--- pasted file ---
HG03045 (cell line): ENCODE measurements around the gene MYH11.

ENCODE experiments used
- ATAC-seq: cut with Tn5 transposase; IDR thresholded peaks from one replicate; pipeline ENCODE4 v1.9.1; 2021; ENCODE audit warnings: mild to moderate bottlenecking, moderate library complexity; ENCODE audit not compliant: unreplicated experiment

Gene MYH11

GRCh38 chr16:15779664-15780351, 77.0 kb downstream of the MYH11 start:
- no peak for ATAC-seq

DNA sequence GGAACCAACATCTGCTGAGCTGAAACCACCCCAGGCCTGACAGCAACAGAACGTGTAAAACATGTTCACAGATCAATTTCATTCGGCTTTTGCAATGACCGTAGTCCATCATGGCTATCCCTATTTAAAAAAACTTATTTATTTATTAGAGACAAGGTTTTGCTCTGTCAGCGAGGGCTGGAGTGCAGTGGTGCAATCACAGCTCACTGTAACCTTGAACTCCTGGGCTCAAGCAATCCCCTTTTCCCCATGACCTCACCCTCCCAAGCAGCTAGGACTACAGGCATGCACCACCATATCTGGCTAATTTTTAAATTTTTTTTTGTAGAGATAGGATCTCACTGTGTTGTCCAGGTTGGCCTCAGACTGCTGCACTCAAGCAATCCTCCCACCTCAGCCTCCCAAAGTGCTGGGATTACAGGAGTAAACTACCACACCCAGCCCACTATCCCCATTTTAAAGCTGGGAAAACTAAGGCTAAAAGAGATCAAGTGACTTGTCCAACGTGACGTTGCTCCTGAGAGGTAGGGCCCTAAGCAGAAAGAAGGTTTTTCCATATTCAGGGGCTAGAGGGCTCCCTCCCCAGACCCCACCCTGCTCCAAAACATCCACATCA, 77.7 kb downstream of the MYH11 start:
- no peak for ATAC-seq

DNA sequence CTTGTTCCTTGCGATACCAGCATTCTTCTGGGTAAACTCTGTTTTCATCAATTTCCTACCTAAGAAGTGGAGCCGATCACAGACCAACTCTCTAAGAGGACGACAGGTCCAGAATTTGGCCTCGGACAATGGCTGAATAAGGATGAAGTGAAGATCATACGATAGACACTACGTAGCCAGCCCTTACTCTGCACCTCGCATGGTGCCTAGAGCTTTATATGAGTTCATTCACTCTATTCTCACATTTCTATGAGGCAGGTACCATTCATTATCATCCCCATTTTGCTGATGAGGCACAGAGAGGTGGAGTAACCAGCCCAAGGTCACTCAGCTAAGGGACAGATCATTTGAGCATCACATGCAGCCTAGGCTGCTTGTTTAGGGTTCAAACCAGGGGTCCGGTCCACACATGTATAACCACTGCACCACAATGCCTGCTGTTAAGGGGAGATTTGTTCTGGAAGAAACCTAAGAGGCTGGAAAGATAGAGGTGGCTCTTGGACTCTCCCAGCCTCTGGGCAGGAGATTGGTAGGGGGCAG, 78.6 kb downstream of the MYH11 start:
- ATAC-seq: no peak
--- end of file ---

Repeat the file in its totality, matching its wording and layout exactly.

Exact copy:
HG03045 (cell line): ENCODE measurements around the gene MYH11.

ENCODE experiments used
- ATAC-seq: cut with Tn5 transposase; IDR thresholded peaks from one replicate; pipeline ENCODE4 v1.9.1; 2021; ENCODE audit warnings: mild to moderate bottlenecking, moderate library complexity; ENCODE audit not compliant: unreplicated experiment

Gene MYH11

GRCh38 chr16:15779664-15780351, 77.0 kb downstream of the MYH11 start:
- no peak for ATAC-seq

DNA sequence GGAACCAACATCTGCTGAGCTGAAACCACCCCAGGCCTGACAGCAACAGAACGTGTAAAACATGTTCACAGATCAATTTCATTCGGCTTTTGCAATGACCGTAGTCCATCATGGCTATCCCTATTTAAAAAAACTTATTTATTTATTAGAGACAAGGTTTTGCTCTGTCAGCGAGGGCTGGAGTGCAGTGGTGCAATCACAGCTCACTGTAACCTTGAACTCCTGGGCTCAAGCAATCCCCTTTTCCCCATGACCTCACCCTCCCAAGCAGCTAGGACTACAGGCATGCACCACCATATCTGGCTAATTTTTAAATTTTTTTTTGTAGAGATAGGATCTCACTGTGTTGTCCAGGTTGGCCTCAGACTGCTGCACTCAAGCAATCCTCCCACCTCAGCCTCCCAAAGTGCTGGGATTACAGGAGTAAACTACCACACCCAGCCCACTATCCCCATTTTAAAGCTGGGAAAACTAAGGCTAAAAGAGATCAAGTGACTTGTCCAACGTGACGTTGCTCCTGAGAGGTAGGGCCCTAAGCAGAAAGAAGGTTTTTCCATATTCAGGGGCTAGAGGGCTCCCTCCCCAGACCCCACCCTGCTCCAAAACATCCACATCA, 77.7 kb downstream of the MYH11 start:
- no peak for ATAC-seq

DNA sequence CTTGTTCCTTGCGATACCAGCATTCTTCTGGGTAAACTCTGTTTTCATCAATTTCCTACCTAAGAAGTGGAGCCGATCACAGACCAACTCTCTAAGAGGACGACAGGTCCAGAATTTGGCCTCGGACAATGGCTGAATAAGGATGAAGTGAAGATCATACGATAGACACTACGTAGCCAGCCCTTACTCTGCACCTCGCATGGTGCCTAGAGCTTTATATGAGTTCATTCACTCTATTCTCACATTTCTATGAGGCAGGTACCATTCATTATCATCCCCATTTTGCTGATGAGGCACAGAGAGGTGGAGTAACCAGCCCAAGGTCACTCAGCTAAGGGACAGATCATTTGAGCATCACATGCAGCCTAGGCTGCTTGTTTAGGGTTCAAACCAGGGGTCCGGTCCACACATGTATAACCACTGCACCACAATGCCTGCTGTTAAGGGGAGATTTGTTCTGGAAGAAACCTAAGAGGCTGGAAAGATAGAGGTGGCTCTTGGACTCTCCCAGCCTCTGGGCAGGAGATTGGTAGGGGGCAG, 78.6 kb downstream of the MYH11 start:
- ATAC-seq: no peak